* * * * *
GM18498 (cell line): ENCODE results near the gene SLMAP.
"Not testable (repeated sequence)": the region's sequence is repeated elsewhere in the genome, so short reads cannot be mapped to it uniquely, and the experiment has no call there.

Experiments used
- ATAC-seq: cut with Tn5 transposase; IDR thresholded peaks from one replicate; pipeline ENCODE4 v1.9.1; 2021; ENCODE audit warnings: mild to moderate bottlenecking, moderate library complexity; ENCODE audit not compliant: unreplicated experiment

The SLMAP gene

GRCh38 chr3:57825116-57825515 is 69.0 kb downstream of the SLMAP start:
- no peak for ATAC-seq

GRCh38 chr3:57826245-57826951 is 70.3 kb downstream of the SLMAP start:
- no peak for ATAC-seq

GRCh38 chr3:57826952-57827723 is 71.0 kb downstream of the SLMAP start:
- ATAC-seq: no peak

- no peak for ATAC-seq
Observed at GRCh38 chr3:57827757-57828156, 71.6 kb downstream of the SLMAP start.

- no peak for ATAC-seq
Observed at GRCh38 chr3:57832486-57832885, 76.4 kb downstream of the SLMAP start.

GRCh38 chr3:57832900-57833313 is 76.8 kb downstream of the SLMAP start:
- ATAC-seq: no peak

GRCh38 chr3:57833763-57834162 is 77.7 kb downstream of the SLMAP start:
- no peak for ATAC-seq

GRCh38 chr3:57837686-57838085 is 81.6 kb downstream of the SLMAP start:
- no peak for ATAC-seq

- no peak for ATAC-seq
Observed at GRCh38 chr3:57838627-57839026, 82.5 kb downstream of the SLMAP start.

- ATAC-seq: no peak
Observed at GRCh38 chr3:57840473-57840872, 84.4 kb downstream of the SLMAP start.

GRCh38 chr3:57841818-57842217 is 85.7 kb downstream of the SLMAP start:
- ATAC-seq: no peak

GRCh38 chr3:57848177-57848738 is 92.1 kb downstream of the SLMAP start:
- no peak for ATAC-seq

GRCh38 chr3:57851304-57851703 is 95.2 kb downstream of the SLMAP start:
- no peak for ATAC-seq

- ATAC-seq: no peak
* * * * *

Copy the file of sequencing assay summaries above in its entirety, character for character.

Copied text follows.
GM18498 (cell line): ENCODE results near the gene SLMAP.
"Not testable (repeated sequence)": the region's sequence is repeated elsewhere in the genome, so short reads cannot be mapped to it uniquely, and the experiment has no call there.

Experiments used
- ATAC-seq: cut with Tn5 transposase; IDR thresholded peaks from one replicate; pipeline ENCODE4 v1.9.1; 2021; ENCODE audit warnings: mild to moderate bottlenecking, moderate library complexity; ENCODE audit not compliant: unreplicated experiment

The SLMAP gene

GRCh38 chr3:57825116-57825515 is 69.0 kb downstream of the SLMAP start:
- no peak for ATAC-seq

GRCh38 chr3:57826245-57826951 is 70.3 kb downstream of the SLMAP start:
- no peak for ATAC-seq

GRCh38 chr3:57826952-57827723 is 71.0 kb downstream of the SLMAP start:
- ATAC-seq: no peak

- no peak for ATAC-seq
Observed at GRCh38 chr3:57827757-57828156, 71.6 kb downstream of the SLMAP start.

- no peak for ATAC-seq
Observed at GRCh38 chr3:57832486-57832885, 76.4 kb downstream of the SLMAP start.

GRCh38 chr3:57832900-57833313 is 76.8 kb downstream of the SLMAP start:
- ATAC-seq: no peak

GRCh38 chr3:57833763-57834162 is 77.7 kb downstream of the SLMAP start:
- no peak for ATAC-seq

GRCh38 chr3:57837686-57838085 is 81.6 kb downstream of the SLMAP start:
- no peak for ATAC-seq

- no peak for ATAC-seq
Observed at GRCh38 chr3:57838627-57839026, 82.5 kb downstream of the SLMAP start.

- ATAC-seq: no peak
Observed at GRCh38 chr3:57840473-57840872, 84.4 kb downstream of the SLMAP start.

GRCh38 chr3:57841818-57842217 is 85.7 kb downstream of the SLMAP start:
- ATAC-seq: no peak

GRCh38 chr3:57848177-57848738 is 92.1 kb downstream of the SLMAP start:
- no peak for ATAC-seq

GRCh38 chr3:57851304-57851703 is 95.2 kb downstream of the SLMAP start:
- no peak for ATAC-seq

- ATAC-seq: no peak